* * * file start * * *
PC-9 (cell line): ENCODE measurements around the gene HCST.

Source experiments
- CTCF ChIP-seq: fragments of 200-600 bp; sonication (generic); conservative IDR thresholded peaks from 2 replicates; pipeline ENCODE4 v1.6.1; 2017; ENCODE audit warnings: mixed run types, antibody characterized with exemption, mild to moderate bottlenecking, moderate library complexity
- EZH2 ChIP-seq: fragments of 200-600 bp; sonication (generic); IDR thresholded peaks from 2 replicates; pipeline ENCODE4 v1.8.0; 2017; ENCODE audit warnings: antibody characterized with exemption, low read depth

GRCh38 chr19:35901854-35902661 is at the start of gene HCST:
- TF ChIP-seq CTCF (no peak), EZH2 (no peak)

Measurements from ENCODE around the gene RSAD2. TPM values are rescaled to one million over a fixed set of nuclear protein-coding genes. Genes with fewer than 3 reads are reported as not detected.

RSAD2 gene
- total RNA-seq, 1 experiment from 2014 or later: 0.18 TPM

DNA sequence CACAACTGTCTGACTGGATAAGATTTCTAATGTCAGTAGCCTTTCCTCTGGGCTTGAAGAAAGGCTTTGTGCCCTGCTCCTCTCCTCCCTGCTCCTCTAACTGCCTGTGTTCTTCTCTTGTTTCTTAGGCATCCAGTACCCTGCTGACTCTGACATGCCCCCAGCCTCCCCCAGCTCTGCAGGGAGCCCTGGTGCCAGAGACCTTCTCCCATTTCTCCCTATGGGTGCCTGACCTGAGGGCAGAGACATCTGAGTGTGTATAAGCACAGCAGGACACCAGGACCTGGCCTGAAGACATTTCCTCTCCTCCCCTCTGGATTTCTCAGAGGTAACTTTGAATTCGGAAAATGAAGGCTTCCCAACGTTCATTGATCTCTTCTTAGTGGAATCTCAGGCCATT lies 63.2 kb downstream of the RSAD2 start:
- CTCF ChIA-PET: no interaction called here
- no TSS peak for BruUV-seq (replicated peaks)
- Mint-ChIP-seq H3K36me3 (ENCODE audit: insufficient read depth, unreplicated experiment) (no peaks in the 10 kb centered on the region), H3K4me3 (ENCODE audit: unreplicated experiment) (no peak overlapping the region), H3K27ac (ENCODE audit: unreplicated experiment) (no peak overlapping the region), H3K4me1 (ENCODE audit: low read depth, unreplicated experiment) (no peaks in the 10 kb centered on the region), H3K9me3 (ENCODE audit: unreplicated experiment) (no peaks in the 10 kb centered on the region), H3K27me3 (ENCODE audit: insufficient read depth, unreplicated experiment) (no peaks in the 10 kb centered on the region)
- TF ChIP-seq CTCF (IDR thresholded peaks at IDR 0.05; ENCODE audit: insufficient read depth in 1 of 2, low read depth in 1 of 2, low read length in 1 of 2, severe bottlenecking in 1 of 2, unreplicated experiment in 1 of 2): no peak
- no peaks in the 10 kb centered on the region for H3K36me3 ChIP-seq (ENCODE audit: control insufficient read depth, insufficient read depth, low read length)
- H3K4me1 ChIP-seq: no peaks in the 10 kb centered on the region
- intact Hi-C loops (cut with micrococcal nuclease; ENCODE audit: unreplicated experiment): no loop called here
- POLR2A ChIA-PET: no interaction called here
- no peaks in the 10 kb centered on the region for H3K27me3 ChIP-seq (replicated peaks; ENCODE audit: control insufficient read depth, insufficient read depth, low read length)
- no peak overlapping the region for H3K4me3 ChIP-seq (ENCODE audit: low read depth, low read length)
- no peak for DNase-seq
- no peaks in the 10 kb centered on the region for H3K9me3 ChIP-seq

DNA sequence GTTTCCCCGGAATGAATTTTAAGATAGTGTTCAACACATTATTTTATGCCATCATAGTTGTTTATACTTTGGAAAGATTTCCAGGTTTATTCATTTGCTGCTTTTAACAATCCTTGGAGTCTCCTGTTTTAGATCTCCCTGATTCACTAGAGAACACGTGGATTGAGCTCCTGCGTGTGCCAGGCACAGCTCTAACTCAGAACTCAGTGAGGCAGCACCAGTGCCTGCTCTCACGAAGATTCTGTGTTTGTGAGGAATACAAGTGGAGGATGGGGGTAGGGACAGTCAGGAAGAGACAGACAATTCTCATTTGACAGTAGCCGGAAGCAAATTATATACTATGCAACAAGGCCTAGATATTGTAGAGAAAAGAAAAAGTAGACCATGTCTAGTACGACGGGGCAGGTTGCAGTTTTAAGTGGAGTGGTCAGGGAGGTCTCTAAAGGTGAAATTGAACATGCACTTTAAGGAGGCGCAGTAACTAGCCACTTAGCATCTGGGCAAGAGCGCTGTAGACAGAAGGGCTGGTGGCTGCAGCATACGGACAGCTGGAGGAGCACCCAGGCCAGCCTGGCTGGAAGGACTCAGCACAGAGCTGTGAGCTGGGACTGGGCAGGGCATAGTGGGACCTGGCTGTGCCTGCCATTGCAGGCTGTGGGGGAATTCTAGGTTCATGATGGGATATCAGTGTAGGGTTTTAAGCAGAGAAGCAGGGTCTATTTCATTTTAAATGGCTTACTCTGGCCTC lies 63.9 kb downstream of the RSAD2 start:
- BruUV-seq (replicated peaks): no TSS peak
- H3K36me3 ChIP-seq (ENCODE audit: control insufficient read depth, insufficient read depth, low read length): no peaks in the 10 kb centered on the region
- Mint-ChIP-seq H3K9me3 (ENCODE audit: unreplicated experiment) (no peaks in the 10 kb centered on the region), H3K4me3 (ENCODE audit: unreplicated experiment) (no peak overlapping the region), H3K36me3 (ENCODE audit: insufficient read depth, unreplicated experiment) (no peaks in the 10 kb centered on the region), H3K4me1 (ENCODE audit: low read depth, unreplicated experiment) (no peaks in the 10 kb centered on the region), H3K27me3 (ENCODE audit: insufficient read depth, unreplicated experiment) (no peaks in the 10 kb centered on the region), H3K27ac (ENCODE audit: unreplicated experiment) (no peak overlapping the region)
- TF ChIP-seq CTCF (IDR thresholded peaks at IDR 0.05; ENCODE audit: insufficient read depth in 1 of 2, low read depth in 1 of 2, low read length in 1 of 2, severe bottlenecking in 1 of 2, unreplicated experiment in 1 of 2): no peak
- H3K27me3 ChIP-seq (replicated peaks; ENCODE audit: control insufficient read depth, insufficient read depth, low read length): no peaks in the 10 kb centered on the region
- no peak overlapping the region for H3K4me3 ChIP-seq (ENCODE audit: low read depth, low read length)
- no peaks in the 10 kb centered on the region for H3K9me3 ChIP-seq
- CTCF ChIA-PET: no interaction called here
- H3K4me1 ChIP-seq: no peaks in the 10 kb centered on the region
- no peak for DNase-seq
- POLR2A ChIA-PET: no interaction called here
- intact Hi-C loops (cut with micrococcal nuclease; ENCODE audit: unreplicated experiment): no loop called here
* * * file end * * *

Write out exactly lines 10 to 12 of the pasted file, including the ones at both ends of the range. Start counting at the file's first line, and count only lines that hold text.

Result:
DNA sequence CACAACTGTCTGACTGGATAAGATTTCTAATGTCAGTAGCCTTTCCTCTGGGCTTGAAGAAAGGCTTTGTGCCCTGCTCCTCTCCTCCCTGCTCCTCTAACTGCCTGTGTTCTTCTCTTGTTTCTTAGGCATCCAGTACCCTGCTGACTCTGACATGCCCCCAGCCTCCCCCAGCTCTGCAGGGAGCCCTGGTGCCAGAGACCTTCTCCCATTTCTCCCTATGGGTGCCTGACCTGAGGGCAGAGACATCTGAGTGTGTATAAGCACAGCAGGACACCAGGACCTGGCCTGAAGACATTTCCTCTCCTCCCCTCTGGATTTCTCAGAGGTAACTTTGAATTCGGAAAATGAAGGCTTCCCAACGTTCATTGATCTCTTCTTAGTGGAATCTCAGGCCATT lies 63.2 kb downstream of the RSAD2 start:
- CTCF ChIA-PET: no interaction called here
- no TSS peak for BruUV-seq (replicated peaks)